Swiss Court sends Beny Steinmetz to prison for bribery in Guinea
25 January 2021
By Tom Stocks
Israeli mining magnate Beny Steinmetz was sentenced to five years in jail on Friday for bribery and ordered to pay a 50 million Swiss francs (US$56 million) fine.
In a landmark verdict that could send shockwaves through the global mining industry, a Swiss criminal court found Steinmetz, 64, and two colleagues guilty of bribing public officials to win access to lucrative mining rights in Guinea in the 2000s.
Prosecutors accused Steinmetz of masterminding a “corruption pact” with former President Lansana Conté and his ex-wife, Mamadie Touré to gain access to the world’s richest untapped deposits of iron ore in Guinea’s remote Simandou mountain range.
Steinmetz, who denied the charges, immediately said he would appeal.
“This judgment goes completely against the course of international justice,” he said in a statement.
One of the mining world’s biggest ever corruption cases, the trial has shone a rare spotlight on the struggle for control of Africa’s highly prized mineral resources, where unscrupulous business practices can often go unchecked.
Steinmetz and two business associates affiliated with mining firm BSG Resources (BSGR) were accused of paying around US$10 million in bribes to Touré through a web of shell companies and forging documents to cover it up.
Central to Steinmetz’s defence was his claim that he was not involved in the management of BSGR, which stands for Beny Steinmetz Resources Group.
“I am not BSGR. I was only a spokesperson,” Steinmetz told the court.
When confronted with evidence of emails, meetings and money transfers which prosecutors said proved that bribery took place, Steinmetz frequently claimed not to know the details. “I wasn’t involved,” he said.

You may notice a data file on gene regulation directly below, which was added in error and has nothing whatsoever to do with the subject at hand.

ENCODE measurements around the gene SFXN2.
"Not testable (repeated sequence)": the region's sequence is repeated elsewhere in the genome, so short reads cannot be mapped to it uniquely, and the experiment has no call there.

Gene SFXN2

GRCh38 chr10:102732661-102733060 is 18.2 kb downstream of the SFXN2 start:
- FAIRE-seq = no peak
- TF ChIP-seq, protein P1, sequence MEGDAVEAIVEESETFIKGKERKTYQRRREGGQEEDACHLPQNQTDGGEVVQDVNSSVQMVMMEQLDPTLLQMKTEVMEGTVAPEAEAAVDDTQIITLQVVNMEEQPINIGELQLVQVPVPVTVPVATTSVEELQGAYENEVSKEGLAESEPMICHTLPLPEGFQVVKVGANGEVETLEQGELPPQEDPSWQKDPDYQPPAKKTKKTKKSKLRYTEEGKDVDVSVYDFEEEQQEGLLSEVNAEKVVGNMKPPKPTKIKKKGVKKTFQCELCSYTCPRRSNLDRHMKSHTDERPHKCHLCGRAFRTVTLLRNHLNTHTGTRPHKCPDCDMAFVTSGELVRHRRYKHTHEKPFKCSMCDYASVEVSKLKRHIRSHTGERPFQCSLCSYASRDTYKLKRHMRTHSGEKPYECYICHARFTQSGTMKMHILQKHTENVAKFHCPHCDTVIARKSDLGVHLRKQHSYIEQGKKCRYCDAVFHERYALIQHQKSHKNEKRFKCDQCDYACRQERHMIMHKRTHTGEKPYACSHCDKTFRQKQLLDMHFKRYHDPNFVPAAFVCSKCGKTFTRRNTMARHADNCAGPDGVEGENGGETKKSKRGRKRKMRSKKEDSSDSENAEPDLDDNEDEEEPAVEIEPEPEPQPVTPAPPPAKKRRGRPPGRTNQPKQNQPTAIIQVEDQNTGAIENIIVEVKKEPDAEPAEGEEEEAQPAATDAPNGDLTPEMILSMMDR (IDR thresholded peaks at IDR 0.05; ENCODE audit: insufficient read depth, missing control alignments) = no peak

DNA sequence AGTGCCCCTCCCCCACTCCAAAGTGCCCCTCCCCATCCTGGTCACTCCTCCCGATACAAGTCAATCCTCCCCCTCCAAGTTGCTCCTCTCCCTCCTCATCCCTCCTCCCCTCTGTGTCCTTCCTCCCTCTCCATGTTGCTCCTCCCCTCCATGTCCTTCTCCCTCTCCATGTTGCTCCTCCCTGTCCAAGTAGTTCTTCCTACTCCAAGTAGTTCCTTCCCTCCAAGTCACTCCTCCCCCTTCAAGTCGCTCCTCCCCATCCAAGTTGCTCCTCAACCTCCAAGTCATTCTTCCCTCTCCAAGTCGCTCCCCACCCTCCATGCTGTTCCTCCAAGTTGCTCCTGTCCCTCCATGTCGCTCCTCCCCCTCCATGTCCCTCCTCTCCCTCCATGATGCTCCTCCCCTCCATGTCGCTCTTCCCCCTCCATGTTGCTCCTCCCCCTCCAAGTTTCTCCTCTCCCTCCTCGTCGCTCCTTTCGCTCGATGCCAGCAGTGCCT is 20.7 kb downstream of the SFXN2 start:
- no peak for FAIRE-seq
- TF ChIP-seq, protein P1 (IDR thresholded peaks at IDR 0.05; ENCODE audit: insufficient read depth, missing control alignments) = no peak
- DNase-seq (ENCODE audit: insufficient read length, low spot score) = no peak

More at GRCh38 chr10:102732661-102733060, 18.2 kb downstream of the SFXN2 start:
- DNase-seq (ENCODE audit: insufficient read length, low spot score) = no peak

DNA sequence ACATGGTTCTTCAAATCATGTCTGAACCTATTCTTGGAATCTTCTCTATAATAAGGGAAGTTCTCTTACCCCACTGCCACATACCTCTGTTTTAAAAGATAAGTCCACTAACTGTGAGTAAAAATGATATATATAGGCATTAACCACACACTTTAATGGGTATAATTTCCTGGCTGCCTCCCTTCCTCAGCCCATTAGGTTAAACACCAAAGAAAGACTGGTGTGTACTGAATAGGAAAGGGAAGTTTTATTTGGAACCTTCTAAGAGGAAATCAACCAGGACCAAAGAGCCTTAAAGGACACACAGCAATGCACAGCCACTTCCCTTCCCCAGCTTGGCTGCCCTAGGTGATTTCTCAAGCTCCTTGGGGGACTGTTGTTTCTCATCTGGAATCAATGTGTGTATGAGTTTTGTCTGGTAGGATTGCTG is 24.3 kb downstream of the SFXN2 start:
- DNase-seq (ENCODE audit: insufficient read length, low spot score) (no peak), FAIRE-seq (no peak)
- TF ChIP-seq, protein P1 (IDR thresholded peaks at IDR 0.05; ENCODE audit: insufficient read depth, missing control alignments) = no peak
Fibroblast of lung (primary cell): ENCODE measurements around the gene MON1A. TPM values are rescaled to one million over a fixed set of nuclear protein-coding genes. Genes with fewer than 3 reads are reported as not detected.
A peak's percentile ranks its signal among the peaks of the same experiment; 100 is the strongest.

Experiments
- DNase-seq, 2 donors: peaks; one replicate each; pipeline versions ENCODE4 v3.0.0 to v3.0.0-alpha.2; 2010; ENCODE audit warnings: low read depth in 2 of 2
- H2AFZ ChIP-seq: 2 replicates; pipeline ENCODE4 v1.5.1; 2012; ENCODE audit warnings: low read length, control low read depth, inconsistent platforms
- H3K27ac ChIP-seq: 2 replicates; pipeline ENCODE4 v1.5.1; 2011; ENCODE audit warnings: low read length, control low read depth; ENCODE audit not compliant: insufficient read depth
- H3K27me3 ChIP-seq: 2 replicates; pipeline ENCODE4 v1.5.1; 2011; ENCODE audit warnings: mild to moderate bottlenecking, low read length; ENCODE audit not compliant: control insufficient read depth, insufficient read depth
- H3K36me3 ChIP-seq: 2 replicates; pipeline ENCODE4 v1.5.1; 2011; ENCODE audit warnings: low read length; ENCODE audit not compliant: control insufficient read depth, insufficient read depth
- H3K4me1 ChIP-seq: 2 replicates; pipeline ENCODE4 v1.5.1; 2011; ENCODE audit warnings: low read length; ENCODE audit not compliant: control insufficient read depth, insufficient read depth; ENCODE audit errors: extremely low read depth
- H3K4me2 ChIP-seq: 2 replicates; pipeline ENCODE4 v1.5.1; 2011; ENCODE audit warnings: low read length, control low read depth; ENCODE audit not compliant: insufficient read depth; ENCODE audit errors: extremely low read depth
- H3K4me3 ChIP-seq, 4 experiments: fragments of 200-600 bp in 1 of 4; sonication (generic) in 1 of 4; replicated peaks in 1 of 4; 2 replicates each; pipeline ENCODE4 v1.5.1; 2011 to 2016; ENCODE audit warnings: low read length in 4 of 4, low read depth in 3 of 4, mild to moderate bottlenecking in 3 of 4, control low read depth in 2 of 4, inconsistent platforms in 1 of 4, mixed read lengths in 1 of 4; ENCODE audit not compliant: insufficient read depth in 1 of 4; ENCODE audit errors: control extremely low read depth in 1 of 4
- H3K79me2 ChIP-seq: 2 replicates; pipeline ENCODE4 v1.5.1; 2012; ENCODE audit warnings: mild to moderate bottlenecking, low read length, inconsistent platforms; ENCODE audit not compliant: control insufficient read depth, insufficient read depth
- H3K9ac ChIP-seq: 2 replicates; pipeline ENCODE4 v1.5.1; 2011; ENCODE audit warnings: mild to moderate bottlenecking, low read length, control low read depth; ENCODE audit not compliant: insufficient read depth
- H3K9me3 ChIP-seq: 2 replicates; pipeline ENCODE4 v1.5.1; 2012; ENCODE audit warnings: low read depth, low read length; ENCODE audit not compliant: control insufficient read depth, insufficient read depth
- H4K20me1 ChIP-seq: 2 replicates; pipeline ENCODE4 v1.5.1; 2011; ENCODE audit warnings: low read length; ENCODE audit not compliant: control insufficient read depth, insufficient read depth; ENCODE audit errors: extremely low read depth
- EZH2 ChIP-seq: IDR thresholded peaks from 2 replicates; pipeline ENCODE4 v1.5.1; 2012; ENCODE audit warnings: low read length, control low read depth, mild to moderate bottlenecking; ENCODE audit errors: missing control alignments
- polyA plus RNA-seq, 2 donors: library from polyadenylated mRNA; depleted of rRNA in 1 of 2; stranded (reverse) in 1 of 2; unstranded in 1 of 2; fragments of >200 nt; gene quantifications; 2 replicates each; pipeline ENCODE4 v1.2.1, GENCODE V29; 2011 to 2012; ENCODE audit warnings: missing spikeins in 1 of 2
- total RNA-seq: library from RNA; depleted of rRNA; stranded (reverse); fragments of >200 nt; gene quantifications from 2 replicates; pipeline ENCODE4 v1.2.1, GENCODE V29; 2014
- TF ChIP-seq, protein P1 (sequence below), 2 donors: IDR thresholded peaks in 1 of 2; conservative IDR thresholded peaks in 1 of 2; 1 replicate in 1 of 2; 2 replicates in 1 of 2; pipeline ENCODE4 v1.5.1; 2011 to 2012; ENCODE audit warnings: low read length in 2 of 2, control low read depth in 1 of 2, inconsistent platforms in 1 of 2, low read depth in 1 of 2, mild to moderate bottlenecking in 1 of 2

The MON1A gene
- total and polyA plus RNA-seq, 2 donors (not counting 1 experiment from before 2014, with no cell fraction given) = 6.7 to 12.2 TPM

But prosecutors described Steinmetz as BSGR’s “true director and leader.”
Judge Alexandra Banna on Friday agreed, finding in a verdict that took two hours to read that Steinmetz was “the effective head” of the group.
“All the important decisions were taken with his consent and he personally intervened in several stages of the corruption operation,” the Geneva criminal court said in a statement.
The case hinged on bribe payments to Touré, whom prosecutors said was late President Conté’s “fourth wife and a very influential person” who was “directly and personally involved in the Guinean BSGR project.”
Lawyers for Steinmetz argued that Touré was not a public official and had no influence over President Conté. They even questioned whether the pair had been married at all.
Steinmetz claimed he only met Touré once and his attorney Marc Bonnant told the court that “Beny Steinmetz never paid a cent to Mme. Mamadie Touré.”
The trial took place in Switzerland because Steinmetz lived in Geneva until 2016. Some of the bribes were channelled through Swiss accounts, prosecutors said.
The guilty verdict was the second in as many months for Steinmetz, who in December was sentenced in absentia to five years in prison by a Romanian court in a case involving bribery of public officials.
Friday’s ruling marks the latest chapter in an international legal saga lasting more than a decade.
After winning exploration rights in 2008, BSGR’s titles in Guinea were revoked in 2014 when a government committee set up by Conté’s presidential successor, Alpha Condé, found that BSGR obtained them through bribery.
Months later, BSGR launched an international arbitration against the West African nation at the International Centre for Settlement of Investment Disputes.
BSGR also brought a $10 billion lawsuit in New York against billionaire George Soros, whom the company said influenced the cancellation of its mining rights. Lawyers for Soros on Sunday sought the dismissal of BSGR’s lawsuit following Steinmetz’s guilty verdict.
Brazilian mining giant Vale S.A., BSGR’s ex-partner in Guinea, in 2014 launched its own arbitration against BSGR. An English court in 2019 found that BSGR had made fraudulent representations and ordered BSGR to pay Vale more than $2 billion.
Steinmetz, whose wealth Bloomberg once estimated at nearly $9 billion, was in 2019 subject to a worldwide freezing order after Vale launched a separate case against him in England.